State of the White House Race Notes

I’ve been saying at various places that I don’t think Romney is done for, and I still don’t think that Newt is a plausible candidate. Just to put some clarifications about what I’m thinking overall in the same place, plus some of things I haven’t followed up on…

No, I haven’t ruled out Rick Perry yet. He’s run an awful campaign, and campaigns matter a lot in primary elections. Maybe it really is his back; maybe Kevin Drum was right all along and Perry is just too stupid. No idea, but it sure has been a terrible campaign. Nevertheless, I’m still where I’ve been all along: there’s at least a 90 percent chance, and probably around 98 percent, that the winner will be a mainstream conservative with conventional credentials, and the only two remaining who fit that are Romney and Perry. What I used to say, including when Perry was surging, was that I had no idea how to apportion that 98 percent between the two of them; what I’ve been saying now for the last few weeks is that obviously Romney is ahead. But I haven’t tried to break that down into odds because I really don’t know how to calculate it.

Granted, this is basically what I said about Pawlenty as his campaign was dissipating. So make of it what you will…I guess I’ll say that I think both Romney (at 50 percent) and Perry (at 2 percent) are clear buys to me at Intrade right now.

I need to also answer Neil Sinhababu’s Newt-optimist post* which cleverly uses me against myself to make the case for Newt. He notes that I’ve argued in the past that the GOP entertainment division (Rush, Fox News, everyone hawking books) creates perverse incentives because they’re probably better off financially with a Democrat in the White House. If that’s so, why shouldn’t they support Newt?

If that were the case, and I do think it’s depressingly plausible, I think we would be seeing a little more consistent support for Newt from the fringier politicians than we’ve seen so far (indeed, they would have jumped on the Bachmann or Cain bandwagon earlier, too). I guess that while I do think there’s some effect here, the way it’s working out is on issue positions. Put it this way: in normal parties there’s tension between purists who want positions that are poison in the general election, and pragmatists who just want to win; the conservative marketplace (I think that’s my brother’s phrase) tilts the scales towards the purists. It can do that with candidates, too, but I guess I just don’t buy that the incentives wind up dictating a Bachmann, Cain, or Gingrich nomination. After all, there are still a lot of pols that just want to win elections, and campaign and governing professionals and party-aligned interest groups who also would rather win. I think it might help explain why joke candidates have displaced mediocre non-joke candidates as the high-profile losers, but I think that’s all.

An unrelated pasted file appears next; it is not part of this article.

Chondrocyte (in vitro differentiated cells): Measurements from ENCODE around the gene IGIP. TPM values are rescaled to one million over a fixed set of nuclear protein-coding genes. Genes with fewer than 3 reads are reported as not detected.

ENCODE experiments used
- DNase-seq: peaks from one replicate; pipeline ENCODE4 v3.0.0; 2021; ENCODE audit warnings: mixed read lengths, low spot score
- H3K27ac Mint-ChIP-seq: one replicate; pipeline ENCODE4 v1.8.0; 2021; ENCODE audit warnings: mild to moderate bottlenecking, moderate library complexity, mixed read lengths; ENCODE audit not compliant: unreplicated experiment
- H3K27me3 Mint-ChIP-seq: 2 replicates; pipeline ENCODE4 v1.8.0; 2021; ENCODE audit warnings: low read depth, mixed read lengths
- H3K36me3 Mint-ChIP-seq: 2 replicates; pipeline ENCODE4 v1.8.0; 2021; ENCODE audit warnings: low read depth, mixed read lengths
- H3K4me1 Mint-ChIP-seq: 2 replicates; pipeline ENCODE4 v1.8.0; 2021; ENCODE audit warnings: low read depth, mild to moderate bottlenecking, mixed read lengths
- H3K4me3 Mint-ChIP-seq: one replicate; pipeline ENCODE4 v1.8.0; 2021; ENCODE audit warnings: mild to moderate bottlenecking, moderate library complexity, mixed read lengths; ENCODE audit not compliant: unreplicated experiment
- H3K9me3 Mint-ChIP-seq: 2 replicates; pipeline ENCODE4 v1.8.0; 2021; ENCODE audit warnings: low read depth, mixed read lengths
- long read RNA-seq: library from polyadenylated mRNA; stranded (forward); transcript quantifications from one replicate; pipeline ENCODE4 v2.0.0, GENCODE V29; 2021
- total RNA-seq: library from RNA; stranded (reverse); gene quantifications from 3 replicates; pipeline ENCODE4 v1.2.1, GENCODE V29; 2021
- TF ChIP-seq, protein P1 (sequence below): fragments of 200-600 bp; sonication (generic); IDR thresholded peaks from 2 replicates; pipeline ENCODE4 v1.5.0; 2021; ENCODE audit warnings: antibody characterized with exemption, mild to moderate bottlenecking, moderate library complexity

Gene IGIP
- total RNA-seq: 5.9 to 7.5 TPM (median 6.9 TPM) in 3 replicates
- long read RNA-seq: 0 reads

Naturally, however, in the unlikely even that they do nominate Newt, I’ll be happy to have anyone make the argument that I called it. and ignore the dozens of blog posts and columns and tweets and whatever in which I explicitly said the opposite. I am taking credit for calling (along with Josh Putnam and others) that Romney would contest Iowa.

One more thing that came up in comments the other day that I want to be clear about. When I say that party actors generally determine nominations, I’m very much not saying that “insiders” or “the establishment” do so; lots of party actors, certainly including activists but also including even some elected officials, don’t think of themselves that way and don’t coordinate with those they believe are the “establishment.” Also: I not only believe that nominations do work that way, but I believe that they should work that way, but only on the condition that parties are internally democratic in some real sense and are highly permeable. Under those conditions, I think nominations in which party actors play the dominant role are more democratic than those in which the voters make choices without party intermediation. I don’t believe that about general elections because the presence of partisan cues makes it easy for voters to be sufficiently informed that they can make reasonable choices, and because the democratic stakes are different for elections compared to nominations.

*And a chance to make my vocabulary clear: candidate “optimists” are those who think the candidate will win or do well; candidate pessimists are those who think the candidate will lose or do badly. Doesn’t imply anything else about what one thinks about the candidate.

[Cross-posted at A plain blog about politics]

Jonathan Bernstein

Jonathan Bernstein is a political scientist who writes about American politics, especially the presidency, Congress, parties, and elections.